LEONARDO
DA VINCI


Leonardo da Vinci needs no introduction; if there is anyone who seems to embody the Renaissance completely and totally, it is this grouchy and self-centered painter, scholar, inventor, scientist, writer, anatomist, etc. He seems to span the whole of human knowledge as it was known at the time, and combine all this knowledge into this one vast, syncretic whole. For all this genius, however, he could never really finish very many projects (which seems to be a general rule prevailing among geniuses; they never finish projects, I think, because they get bored too easily), nor did he ever realize most of his inventions in real terms. As one surveys his notebooks (written backwards to prevent unwanted eyes from peering into his secrets), one find helicopters and submarines, hundreds of years before anyone else will think of them, but at no point does he sit down and actually build these marvelous inventions.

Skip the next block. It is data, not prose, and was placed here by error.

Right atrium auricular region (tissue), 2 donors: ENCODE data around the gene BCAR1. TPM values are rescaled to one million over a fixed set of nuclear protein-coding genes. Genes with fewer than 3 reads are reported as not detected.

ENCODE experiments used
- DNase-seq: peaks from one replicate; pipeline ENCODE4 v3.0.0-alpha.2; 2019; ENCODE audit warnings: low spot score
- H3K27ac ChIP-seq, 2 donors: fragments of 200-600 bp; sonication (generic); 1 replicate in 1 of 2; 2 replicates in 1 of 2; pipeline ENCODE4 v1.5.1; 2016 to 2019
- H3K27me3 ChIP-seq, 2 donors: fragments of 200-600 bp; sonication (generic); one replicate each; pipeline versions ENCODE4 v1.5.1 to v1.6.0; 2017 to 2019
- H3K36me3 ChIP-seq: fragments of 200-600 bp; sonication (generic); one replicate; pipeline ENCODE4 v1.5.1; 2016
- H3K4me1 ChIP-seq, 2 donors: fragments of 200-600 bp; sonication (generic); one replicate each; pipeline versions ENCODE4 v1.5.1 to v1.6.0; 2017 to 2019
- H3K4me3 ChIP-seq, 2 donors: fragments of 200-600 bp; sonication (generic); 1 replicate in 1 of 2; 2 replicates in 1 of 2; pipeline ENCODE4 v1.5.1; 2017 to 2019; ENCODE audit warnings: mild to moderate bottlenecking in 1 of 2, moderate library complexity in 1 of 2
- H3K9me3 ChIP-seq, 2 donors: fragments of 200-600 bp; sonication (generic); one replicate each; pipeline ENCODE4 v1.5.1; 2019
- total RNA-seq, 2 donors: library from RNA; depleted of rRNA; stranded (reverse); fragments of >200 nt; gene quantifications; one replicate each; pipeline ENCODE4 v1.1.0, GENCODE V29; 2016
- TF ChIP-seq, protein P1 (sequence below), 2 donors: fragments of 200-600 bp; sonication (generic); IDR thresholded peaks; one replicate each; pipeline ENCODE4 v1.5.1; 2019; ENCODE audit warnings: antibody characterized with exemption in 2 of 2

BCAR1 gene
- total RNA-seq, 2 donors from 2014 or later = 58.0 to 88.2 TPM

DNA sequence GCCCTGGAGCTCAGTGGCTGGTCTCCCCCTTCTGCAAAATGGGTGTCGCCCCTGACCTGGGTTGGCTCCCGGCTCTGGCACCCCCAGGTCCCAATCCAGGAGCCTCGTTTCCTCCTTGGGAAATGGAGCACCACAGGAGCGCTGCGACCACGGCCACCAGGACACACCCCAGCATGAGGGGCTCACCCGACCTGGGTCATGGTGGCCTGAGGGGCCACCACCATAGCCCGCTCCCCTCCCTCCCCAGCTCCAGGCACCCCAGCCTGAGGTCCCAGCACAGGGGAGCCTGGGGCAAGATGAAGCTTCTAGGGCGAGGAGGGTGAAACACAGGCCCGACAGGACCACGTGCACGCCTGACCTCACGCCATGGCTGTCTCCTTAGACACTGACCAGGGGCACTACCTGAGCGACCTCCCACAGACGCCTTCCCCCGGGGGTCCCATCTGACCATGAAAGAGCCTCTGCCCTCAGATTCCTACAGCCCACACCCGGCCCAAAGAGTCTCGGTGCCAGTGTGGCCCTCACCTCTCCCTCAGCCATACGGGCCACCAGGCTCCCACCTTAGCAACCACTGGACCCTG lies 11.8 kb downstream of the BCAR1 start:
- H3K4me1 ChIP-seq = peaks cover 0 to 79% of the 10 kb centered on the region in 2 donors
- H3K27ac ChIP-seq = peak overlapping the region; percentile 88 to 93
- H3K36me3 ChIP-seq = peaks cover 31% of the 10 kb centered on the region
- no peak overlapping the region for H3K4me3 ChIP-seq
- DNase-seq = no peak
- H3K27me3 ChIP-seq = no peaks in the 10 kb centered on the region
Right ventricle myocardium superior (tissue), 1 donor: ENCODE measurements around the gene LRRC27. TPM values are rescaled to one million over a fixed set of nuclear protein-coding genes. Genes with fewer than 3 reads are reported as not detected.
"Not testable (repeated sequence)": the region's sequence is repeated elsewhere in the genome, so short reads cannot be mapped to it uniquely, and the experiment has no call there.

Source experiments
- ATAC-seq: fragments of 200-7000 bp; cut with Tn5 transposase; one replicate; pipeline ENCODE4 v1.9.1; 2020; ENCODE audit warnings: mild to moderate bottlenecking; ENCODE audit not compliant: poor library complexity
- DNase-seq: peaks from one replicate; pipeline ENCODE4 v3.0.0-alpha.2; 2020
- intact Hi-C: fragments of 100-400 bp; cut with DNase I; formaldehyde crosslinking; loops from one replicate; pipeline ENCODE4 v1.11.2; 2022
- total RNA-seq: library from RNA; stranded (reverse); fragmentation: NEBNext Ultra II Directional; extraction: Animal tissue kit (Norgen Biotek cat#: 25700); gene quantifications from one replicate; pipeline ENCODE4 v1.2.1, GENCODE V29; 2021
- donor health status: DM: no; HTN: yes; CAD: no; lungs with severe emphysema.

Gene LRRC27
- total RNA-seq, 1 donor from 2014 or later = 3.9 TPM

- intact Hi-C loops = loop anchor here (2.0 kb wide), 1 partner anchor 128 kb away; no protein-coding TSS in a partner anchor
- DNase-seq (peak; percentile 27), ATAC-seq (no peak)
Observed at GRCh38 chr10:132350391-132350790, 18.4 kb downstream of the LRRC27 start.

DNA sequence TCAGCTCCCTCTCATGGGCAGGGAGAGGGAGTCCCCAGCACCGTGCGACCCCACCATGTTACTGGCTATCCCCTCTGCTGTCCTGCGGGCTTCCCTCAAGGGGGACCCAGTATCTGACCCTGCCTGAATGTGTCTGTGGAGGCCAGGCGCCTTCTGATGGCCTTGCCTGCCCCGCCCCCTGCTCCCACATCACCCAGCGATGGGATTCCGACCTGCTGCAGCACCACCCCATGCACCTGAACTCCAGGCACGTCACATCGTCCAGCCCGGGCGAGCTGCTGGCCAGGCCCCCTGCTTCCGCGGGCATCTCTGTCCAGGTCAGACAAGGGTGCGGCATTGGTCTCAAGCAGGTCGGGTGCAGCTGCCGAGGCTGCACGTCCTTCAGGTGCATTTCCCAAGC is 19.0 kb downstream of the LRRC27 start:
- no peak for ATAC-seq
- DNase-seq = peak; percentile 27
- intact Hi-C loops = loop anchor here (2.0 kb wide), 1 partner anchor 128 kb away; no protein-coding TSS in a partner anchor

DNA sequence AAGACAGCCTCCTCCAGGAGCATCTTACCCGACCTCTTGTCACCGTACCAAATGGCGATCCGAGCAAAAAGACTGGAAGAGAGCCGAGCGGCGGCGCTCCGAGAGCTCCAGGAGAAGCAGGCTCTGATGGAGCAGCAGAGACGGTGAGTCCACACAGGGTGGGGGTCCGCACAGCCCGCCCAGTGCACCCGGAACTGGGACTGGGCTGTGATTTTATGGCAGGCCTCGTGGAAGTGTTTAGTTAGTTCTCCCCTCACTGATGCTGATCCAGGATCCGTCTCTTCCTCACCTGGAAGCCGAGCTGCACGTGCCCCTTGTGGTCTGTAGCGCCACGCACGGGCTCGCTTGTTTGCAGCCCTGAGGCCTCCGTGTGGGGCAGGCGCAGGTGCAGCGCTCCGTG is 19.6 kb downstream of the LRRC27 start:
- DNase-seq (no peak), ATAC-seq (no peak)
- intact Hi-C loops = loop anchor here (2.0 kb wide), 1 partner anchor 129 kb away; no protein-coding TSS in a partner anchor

Strewn through his notebooks is a small treatise on painting he intended to publish, but never did because, like so much else that he started, he never finished it. I've chosen this because, like Pico's oration, the first part of the treatise signals a major shift in the European world view, one that more than anything establishes the character of the Renaissance and its inheritance. The first part of the treatise printed here is meant to justify linear perspective; the second part explains how linear perspective is made possible. I want you to understand in reading this treatise that linear perspective isn't really just a painting technology that previous generations were too stupid to invent; rather it is based on a world view, one that remaps the human landscape to privilege human beings and the uniquely human perspective (as opposed to the divine perspective). This new world view is also based on new theories of "visibility," which are expressed in the chapter "Linear Perspective." Read these two passages carefully. What is the function of the human eye? How does the definition of the human eye contrast with the early Christian and medieval view of God? Why does da Vinci go through elaborate pains to prove that objects can be visible everywhere? Is he just being silly? What does the whole argument with the mirrors "prove"? What in the modern world view seems to derive from the thoughts expressed here?


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